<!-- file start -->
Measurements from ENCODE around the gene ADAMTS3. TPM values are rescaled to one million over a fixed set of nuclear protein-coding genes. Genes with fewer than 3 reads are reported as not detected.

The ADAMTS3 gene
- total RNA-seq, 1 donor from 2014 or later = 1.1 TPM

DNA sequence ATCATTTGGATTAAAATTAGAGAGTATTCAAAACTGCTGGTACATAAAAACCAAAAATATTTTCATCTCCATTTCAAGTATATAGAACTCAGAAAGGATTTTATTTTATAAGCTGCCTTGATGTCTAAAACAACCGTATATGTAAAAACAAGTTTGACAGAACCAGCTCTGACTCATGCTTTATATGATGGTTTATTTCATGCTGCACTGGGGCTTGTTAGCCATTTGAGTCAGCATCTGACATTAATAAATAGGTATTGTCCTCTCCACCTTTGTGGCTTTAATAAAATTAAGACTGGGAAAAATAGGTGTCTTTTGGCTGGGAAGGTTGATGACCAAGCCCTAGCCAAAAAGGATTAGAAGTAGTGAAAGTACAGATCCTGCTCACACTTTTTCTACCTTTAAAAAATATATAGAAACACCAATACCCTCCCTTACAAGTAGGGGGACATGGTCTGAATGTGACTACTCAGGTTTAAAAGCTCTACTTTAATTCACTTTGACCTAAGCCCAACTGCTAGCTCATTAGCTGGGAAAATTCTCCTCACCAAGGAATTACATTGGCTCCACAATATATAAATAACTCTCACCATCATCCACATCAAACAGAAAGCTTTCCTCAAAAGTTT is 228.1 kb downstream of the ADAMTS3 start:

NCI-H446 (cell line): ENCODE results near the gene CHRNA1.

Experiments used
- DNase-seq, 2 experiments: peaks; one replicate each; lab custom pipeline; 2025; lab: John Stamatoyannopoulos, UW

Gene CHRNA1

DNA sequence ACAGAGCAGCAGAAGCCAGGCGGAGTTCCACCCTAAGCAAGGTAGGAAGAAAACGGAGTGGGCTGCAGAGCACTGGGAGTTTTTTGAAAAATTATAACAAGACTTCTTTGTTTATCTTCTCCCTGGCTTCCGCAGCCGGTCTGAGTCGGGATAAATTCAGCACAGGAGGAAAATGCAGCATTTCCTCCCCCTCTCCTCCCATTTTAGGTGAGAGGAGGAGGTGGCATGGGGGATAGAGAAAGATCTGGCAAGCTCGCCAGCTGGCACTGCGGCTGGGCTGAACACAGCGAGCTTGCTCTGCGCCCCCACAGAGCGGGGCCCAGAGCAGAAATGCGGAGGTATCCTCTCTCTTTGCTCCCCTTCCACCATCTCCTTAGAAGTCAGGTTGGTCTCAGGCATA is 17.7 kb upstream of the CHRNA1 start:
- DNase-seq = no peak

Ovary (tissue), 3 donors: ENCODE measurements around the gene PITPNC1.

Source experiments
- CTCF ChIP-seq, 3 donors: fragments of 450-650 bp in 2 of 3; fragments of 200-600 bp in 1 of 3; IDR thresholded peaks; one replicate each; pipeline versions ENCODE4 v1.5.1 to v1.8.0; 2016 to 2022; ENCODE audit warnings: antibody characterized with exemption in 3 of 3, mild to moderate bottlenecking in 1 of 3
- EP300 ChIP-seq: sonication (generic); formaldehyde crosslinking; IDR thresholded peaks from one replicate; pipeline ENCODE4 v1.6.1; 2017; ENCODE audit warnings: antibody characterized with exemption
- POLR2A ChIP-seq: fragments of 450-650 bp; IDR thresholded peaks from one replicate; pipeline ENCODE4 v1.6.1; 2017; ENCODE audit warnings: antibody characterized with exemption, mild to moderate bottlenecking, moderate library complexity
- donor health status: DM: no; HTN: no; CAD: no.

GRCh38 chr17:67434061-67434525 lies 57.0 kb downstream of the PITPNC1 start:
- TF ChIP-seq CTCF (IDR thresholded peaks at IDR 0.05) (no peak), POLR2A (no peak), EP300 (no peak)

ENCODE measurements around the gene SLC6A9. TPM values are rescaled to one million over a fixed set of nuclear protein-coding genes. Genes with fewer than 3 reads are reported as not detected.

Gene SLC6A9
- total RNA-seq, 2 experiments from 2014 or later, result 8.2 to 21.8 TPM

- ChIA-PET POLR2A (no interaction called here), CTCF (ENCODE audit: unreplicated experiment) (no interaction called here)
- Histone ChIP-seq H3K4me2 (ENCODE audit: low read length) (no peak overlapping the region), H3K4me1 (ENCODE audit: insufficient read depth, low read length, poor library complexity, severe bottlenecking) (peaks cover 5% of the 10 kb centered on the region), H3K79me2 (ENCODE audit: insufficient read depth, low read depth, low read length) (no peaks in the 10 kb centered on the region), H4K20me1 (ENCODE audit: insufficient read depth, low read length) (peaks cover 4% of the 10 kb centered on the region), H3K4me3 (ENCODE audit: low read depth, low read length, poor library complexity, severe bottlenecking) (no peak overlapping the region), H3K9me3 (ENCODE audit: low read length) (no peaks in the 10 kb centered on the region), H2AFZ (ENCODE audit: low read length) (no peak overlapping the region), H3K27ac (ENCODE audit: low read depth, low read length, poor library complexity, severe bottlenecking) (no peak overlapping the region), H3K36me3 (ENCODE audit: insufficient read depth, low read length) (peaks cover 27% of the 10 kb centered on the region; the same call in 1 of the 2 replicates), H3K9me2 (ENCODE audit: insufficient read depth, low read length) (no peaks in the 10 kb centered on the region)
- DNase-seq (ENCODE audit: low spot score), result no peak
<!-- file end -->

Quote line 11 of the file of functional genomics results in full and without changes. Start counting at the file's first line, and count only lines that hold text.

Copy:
Ovary (tissue), 3 donors: ENCODE measurements around the gene PITPNC1.